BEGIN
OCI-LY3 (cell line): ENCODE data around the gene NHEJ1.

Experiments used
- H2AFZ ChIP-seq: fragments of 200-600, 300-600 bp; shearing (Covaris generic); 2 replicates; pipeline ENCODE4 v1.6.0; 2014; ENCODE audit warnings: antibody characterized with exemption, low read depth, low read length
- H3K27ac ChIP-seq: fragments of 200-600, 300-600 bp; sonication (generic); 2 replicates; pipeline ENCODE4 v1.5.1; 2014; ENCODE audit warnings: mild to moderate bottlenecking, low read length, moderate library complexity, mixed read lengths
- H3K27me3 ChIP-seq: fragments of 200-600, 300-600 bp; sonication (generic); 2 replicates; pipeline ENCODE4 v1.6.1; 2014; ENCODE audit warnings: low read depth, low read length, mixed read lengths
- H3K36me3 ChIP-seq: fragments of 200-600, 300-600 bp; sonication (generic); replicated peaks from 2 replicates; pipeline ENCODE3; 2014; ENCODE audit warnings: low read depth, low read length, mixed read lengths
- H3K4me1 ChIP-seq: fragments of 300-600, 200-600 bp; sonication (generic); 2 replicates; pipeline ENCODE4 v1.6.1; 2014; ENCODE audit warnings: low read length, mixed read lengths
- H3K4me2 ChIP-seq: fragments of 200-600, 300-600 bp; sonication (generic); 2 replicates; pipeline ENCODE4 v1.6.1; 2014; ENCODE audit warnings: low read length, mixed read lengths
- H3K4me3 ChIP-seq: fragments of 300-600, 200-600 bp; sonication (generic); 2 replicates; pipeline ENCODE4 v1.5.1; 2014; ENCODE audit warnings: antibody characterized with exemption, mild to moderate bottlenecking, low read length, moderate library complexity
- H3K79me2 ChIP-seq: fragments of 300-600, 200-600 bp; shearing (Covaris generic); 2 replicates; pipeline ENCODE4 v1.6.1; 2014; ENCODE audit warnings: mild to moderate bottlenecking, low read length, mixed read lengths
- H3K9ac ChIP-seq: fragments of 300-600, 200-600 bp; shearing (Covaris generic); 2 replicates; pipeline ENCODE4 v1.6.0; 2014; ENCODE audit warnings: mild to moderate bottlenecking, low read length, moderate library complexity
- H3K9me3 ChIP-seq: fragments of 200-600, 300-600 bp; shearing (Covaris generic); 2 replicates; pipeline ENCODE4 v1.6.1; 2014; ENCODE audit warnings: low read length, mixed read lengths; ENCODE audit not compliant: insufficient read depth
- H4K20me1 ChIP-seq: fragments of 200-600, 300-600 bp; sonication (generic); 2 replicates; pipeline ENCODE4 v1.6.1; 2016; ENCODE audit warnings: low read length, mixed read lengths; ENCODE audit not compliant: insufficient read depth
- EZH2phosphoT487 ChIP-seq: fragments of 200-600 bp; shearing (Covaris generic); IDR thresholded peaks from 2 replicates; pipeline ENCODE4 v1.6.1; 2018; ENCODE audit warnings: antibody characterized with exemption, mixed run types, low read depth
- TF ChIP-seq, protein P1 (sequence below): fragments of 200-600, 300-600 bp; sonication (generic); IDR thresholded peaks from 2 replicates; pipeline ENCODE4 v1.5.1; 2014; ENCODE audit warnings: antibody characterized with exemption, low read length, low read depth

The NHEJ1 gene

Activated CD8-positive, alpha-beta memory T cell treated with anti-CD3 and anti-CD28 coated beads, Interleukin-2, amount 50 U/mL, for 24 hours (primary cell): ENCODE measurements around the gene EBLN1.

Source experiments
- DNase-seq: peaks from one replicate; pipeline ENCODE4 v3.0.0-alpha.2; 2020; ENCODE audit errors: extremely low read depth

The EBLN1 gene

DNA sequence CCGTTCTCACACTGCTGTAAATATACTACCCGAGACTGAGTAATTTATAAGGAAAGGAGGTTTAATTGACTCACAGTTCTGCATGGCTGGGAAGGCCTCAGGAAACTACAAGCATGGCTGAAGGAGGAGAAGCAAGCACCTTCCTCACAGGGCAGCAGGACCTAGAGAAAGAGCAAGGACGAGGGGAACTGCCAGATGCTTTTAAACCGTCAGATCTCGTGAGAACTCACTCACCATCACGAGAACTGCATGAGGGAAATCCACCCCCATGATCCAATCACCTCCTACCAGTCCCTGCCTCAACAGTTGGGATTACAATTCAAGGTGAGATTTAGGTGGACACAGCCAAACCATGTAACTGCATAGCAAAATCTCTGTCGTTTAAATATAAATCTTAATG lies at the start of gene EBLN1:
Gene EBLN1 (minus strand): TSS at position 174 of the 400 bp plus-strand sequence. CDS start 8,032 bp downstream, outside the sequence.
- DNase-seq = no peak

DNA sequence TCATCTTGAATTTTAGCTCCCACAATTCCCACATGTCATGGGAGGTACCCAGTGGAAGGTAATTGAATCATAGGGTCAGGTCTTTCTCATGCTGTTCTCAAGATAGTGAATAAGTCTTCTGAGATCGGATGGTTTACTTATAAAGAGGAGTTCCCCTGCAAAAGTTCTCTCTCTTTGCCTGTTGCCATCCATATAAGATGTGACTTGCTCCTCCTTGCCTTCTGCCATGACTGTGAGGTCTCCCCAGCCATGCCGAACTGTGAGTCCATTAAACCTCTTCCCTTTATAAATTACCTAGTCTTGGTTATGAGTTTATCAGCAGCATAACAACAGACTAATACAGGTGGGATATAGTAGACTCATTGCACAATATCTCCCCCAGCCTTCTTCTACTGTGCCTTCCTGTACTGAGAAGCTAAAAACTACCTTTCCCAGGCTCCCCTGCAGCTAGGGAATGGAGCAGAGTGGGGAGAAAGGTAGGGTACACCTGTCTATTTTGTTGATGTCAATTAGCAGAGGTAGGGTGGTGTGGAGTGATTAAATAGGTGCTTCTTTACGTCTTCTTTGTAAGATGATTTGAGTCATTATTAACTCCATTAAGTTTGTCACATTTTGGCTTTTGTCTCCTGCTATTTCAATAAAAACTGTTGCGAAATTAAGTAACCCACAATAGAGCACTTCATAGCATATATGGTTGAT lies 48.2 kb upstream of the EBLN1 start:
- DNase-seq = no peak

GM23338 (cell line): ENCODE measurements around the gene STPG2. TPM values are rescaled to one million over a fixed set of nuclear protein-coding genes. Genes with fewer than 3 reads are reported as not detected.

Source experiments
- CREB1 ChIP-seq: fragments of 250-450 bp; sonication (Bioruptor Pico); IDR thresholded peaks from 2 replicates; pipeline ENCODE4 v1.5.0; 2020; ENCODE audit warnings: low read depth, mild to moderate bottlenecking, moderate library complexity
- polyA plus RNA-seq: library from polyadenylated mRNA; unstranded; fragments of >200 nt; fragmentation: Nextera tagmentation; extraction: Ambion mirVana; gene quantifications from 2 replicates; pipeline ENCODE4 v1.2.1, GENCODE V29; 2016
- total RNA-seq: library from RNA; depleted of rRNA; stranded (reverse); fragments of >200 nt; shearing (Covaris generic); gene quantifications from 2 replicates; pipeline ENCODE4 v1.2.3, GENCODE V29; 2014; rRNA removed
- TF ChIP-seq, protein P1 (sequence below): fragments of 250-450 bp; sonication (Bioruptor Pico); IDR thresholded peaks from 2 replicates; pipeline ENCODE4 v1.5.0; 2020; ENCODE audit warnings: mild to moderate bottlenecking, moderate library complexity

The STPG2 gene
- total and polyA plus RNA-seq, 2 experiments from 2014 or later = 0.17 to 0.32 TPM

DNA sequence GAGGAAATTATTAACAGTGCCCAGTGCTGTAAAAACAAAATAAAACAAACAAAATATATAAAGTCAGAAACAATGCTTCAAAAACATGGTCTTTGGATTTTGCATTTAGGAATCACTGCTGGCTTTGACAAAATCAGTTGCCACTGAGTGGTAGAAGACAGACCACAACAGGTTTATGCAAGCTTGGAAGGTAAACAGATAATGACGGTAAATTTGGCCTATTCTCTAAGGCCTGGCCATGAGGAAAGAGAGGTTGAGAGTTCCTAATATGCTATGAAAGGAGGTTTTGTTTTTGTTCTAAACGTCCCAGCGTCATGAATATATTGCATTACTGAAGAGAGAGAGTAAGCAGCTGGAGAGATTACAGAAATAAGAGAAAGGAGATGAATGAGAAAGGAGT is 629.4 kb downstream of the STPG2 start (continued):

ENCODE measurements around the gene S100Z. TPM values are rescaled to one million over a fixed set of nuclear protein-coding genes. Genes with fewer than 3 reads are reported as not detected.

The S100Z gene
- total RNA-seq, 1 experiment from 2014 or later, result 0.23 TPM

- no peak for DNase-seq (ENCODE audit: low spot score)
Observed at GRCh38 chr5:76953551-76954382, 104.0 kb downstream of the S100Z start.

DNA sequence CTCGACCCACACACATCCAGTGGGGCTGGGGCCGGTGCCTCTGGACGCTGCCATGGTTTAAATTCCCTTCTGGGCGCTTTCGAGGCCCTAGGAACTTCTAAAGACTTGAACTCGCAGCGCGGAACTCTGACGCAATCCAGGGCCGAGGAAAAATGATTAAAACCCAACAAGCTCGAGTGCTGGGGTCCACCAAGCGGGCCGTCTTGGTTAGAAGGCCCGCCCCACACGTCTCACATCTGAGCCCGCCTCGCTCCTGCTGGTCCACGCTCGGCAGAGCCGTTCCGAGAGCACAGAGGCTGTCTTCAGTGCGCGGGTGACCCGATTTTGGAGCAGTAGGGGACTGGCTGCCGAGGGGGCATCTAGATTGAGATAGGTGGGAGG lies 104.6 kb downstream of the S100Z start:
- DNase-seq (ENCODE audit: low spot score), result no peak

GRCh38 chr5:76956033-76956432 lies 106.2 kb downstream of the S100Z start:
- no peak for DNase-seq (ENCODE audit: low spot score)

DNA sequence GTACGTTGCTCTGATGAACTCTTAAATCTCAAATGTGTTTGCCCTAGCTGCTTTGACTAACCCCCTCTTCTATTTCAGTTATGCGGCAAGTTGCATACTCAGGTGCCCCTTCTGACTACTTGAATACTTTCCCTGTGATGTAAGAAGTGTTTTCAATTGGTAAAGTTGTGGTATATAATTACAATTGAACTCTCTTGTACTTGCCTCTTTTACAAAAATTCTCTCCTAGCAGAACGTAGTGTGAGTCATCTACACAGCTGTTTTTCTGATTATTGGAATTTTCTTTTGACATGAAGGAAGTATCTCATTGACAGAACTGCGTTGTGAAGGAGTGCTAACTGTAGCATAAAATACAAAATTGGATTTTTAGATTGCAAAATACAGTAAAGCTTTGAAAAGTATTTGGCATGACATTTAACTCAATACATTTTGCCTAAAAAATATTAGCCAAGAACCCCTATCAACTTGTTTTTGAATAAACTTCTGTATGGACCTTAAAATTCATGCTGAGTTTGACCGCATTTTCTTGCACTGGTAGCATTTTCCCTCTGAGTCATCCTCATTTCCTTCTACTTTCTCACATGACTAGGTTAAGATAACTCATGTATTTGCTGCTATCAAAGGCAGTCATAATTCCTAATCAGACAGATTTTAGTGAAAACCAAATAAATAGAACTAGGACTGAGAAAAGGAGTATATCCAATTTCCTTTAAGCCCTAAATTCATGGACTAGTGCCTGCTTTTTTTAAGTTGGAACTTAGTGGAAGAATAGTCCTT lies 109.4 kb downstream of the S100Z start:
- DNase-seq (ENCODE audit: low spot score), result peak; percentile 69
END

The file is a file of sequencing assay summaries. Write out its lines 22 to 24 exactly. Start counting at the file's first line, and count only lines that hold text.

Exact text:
Gene EBLN1 (minus strand): TSS at position 174 of the 400 bp plus-strand sequence. CDS start 8,032 bp downstream, outside the sequence.
- DNase-seq = no peak

DNA sequence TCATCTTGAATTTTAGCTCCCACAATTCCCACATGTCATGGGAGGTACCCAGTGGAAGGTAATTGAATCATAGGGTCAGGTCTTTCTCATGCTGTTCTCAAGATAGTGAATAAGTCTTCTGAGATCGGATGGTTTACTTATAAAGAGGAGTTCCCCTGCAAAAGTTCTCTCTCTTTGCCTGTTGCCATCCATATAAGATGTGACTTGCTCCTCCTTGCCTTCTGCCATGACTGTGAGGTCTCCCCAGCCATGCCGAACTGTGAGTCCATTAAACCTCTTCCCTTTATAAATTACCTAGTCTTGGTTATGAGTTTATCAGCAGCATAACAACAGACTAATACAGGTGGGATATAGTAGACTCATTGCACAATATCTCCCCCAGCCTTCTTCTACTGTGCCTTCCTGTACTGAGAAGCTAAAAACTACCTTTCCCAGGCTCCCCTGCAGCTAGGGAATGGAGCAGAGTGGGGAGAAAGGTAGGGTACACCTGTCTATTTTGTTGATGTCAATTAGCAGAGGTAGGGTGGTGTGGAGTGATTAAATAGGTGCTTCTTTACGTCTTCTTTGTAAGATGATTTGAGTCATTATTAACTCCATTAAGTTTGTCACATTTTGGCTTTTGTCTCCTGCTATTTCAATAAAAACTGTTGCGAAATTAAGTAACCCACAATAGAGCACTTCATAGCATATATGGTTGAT lies 48.2 kb upstream of the EBLN1 start: